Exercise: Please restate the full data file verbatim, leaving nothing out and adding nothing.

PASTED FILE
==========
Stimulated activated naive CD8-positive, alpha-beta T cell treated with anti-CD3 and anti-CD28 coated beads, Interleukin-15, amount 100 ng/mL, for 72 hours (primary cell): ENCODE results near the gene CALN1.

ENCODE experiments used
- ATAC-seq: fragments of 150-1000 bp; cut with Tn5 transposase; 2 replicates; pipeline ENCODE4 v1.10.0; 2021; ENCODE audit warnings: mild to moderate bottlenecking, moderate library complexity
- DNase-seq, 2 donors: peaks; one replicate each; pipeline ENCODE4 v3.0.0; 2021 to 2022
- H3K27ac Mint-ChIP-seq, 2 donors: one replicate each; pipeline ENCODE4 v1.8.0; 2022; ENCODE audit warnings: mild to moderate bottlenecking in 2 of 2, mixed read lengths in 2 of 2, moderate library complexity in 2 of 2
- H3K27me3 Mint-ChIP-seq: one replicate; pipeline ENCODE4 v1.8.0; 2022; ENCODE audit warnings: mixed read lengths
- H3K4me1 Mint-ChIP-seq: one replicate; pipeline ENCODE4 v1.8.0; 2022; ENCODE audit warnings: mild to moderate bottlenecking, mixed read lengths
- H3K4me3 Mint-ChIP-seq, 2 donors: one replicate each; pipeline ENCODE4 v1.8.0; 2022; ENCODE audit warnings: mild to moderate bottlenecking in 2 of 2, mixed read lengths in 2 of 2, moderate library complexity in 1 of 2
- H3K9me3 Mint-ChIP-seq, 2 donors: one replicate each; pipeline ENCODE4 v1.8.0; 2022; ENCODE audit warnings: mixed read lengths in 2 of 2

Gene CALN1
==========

Stimulated activated naive CD8-positive, alpha-beta T cell treated with anti-CD3 and anti-CD28 coated beads, Interleukin-15, amount 100 ng/mL, for 72 hours (primary cell): ENCODE results near the gene CALN1.

ENCODE experiments used
- ATAC-seq: fragments of 150-1000 bp; cut with Tn5 transposase; 2 replicates; pipeline ENCODE4 v1.10.0; 2021; ENCODE audit warnings: mild to moderate bottlenecking, moderate library complexity
- DNase-seq, 2 donors: peaks; one replicate each; pipeline ENCODE4 v3.0.0; 2021 to 2022
- H3K27ac Mint-ChIP-seq, 2 donors: one replicate each; pipeline ENCODE4 v1.8.0; 2022; ENCODE audit warnings: mild to moderate bottlenecking in 2 of 2, mixed read lengths in 2 of 2, moderate library complexity in 2 of 2
- H3K27me3 Mint-ChIP-seq: one replicate; pipeline ENCODE4 v1.8.0; 2022; ENCODE audit warnings: mixed read lengths
- H3K4me1 Mint-ChIP-seq: one replicate; pipeline ENCODE4 v1.8.0; 2022; ENCODE audit warnings: mild to moderate bottlenecking, mixed read lengths
- H3K4me3 Mint-ChIP-seq, 2 donors: one replicate each; pipeline ENCODE4 v1.8.0; 2022; ENCODE audit warnings: mild to moderate bottlenecking in 2 of 2, mixed read lengths in 2 of 2, moderate library complexity in 1 of 2
- H3K9me3 Mint-ChIP-seq, 2 donors: one replicate each; pipeline ENCODE4 v1.8.0; 2022; ENCODE audit warnings: mixed read lengths in 2 of 2

Gene CALN1